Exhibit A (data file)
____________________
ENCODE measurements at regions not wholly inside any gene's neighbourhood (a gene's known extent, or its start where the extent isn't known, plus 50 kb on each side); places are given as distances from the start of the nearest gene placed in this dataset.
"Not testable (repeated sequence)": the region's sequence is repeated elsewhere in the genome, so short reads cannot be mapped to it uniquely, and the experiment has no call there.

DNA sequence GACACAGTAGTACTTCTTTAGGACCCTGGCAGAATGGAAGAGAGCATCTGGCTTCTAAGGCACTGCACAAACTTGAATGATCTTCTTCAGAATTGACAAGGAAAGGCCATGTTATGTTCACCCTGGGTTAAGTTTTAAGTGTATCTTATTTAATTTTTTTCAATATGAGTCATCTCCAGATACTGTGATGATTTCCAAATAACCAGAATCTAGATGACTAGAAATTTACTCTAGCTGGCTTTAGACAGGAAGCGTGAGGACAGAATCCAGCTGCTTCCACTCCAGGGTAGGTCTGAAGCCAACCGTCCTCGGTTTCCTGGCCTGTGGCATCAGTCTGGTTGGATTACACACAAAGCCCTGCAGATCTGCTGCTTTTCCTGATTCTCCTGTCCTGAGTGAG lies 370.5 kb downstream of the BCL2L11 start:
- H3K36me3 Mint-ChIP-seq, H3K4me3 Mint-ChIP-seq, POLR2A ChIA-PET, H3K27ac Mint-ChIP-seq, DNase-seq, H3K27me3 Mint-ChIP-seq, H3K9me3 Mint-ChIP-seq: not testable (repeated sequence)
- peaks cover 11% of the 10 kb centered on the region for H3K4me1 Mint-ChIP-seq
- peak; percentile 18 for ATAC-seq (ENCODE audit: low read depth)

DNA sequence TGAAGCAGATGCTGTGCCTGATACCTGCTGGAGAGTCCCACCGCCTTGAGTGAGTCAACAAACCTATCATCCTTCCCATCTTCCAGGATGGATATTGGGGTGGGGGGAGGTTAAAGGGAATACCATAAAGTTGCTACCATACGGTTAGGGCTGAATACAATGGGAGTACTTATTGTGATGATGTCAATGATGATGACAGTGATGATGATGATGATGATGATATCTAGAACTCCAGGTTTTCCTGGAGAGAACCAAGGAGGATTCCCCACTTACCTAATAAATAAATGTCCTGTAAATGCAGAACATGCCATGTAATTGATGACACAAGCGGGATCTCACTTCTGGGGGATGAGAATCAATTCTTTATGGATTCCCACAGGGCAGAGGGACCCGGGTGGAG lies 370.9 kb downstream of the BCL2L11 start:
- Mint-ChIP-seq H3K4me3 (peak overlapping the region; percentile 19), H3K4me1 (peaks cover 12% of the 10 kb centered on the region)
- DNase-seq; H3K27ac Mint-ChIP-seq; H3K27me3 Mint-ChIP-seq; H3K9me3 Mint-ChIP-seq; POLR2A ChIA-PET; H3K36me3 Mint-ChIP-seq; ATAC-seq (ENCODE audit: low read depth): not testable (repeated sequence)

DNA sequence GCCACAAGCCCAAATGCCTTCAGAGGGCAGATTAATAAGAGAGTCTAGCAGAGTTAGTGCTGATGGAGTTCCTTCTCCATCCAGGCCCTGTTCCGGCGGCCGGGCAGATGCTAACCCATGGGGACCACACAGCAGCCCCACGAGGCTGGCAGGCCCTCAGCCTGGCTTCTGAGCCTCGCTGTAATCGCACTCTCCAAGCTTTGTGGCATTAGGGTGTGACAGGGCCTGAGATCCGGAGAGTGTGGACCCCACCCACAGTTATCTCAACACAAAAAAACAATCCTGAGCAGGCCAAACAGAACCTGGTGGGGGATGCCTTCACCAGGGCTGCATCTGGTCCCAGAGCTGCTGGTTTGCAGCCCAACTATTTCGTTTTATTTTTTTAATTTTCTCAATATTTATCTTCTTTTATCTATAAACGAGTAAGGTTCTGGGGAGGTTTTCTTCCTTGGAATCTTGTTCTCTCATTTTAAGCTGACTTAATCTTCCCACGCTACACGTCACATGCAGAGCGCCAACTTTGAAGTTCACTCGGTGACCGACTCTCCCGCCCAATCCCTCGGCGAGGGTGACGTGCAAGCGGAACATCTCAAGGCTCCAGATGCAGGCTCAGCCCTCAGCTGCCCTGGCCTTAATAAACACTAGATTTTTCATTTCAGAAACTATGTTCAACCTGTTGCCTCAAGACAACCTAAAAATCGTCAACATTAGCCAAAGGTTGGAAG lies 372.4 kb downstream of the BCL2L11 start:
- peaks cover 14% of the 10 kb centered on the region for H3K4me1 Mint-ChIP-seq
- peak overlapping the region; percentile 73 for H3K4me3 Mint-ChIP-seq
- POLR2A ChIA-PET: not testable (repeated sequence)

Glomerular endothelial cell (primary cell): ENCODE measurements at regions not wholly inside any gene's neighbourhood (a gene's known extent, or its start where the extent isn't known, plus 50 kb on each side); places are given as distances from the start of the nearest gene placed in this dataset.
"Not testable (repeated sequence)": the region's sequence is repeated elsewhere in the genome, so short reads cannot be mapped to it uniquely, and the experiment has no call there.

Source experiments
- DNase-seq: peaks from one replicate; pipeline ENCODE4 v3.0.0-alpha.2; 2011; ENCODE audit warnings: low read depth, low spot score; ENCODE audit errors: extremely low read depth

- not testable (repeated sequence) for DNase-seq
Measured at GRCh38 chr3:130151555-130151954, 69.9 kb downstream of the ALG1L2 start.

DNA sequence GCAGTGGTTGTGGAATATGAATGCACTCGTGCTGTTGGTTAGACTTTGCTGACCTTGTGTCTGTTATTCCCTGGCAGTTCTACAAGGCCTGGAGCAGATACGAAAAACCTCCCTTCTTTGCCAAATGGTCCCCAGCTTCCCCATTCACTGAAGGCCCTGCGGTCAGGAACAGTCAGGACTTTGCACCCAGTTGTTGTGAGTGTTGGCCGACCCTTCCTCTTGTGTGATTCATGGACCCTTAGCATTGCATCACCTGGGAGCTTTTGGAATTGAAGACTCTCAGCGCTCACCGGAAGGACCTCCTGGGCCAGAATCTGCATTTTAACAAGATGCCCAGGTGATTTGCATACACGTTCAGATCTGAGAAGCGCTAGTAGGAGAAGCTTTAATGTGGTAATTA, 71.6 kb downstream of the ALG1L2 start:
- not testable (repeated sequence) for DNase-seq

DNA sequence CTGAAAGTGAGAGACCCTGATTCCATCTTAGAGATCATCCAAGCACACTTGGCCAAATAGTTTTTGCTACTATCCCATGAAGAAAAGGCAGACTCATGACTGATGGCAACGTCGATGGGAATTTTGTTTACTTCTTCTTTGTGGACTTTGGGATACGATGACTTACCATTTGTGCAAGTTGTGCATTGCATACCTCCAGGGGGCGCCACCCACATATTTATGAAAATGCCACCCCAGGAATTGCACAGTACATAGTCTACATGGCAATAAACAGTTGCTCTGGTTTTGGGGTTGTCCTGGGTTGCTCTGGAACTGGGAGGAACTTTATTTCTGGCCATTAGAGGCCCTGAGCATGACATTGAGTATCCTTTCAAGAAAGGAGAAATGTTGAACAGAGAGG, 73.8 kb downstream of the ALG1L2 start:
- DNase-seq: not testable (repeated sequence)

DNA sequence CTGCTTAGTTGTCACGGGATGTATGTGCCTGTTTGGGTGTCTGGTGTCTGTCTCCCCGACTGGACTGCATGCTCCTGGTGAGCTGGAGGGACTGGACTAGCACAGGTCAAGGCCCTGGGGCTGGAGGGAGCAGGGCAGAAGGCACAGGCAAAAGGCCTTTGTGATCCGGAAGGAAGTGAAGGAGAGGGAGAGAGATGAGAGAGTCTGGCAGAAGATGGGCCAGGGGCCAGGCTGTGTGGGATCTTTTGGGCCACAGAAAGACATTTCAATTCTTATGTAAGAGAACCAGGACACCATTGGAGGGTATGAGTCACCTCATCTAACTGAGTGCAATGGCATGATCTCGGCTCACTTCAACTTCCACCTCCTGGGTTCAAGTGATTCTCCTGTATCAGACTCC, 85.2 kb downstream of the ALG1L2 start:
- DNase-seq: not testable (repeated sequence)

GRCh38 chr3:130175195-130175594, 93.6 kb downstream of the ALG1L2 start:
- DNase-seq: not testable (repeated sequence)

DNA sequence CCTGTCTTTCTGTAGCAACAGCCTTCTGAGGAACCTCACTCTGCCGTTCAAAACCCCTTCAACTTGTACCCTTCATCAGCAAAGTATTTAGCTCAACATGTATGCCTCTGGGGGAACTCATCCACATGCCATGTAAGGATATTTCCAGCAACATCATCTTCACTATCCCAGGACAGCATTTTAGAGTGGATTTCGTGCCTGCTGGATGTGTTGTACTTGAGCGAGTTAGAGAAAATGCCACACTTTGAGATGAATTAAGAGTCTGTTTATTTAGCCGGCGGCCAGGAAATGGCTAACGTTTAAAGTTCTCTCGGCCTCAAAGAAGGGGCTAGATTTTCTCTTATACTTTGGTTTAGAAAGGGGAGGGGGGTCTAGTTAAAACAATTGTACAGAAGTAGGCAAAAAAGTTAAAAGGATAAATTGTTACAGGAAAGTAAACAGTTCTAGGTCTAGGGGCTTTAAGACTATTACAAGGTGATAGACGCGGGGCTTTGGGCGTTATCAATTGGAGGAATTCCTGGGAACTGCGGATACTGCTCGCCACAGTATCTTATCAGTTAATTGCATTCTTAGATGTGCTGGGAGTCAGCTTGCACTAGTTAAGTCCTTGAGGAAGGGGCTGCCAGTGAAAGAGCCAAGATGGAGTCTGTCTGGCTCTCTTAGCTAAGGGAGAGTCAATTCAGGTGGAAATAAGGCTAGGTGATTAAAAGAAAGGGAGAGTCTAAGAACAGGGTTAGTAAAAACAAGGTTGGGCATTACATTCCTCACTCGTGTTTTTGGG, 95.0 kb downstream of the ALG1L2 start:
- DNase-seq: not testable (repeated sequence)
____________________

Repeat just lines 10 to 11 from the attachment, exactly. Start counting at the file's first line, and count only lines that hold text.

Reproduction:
DNA sequence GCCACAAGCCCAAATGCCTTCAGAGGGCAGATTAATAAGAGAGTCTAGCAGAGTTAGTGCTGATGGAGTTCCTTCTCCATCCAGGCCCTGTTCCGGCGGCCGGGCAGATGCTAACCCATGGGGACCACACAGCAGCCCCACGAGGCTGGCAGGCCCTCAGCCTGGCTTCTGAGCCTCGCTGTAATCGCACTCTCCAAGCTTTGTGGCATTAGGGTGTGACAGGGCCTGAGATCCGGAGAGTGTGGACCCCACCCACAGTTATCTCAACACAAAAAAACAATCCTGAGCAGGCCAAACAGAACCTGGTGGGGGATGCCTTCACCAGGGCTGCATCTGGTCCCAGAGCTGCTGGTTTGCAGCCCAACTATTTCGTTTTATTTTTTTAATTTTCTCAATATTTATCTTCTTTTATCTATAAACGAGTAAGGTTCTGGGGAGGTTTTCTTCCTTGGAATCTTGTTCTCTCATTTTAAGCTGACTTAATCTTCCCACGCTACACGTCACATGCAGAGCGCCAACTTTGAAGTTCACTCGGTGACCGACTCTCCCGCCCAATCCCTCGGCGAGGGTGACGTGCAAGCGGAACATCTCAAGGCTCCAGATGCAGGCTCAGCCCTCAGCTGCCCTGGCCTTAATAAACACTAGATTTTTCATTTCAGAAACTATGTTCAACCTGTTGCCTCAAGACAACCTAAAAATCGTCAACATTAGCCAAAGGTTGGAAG lies 372.4 kb downstream of the BCL2L11 start:
- peaks cover 14% of the 10 kb centered on the region for H3K4me1 Mint-ChIP-seq